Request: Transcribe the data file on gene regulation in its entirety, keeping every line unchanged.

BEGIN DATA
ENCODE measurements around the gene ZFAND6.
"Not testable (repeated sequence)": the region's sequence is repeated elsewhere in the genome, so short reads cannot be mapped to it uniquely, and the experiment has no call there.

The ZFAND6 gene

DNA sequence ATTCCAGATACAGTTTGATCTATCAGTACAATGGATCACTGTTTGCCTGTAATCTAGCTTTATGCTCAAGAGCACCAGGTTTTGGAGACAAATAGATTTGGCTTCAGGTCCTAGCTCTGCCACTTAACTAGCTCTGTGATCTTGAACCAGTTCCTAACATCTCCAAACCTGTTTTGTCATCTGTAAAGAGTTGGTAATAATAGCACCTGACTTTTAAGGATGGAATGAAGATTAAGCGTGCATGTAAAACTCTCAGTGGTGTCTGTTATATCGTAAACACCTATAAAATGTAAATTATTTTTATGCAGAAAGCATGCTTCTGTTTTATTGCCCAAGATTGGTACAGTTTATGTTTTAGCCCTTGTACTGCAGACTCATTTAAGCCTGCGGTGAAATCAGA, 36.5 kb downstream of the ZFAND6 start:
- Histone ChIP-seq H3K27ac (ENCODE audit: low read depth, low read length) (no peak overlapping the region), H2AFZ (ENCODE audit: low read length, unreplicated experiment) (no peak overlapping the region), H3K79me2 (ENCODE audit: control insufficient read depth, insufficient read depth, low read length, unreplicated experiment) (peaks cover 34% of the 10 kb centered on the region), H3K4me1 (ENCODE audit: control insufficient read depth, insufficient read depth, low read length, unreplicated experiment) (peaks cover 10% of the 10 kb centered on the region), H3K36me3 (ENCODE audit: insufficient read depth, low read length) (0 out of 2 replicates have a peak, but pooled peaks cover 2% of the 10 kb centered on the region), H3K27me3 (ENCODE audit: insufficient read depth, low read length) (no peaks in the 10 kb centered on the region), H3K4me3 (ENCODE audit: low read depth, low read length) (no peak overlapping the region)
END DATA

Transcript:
ENCODE measurements around the gene ZFAND6.
"Not testable (repeated sequence)": the region's sequence is repeated elsewhere in the genome, so short reads cannot be mapped to it uniquely, and the experiment has no call there.

The ZFAND6 gene

DNA sequence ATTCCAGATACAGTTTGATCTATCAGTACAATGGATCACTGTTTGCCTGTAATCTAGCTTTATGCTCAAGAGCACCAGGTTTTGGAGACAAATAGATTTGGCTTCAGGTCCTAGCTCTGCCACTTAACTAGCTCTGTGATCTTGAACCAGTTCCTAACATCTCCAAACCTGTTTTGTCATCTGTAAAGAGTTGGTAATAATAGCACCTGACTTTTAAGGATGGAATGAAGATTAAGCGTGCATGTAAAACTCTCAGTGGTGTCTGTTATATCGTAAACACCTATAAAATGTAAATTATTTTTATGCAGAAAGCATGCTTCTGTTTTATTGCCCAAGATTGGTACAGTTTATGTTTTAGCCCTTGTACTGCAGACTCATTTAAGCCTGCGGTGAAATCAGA, 36.5 kb downstream of the ZFAND6 start:
- Histone ChIP-seq H3K27ac (ENCODE audit: low read depth, low read length) (no peak overlapping the region), H2AFZ (ENCODE audit: low read length, unreplicated experiment) (no peak overlapping the region), H3K79me2 (ENCODE audit: control insufficient read depth, insufficient read depth, low read length, unreplicated experiment) (peaks cover 34% of the 10 kb centered on the region), H3K4me1 (ENCODE audit: control insufficient read depth, insufficient read depth, low read length, unreplicated experiment) (peaks cover 10% of the 10 kb centered on the region), H3K36me3 (ENCODE audit: insufficient read depth, low read length) (0 out of 2 replicates have a peak, but pooled peaks cover 2% of the 10 kb centered on the region), H3K27me3 (ENCODE audit: insufficient read depth, low read length) (no peaks in the 10 kb centered on the region), H3K4me3 (ENCODE audit: low read depth, low read length) (no peak overlapping the region)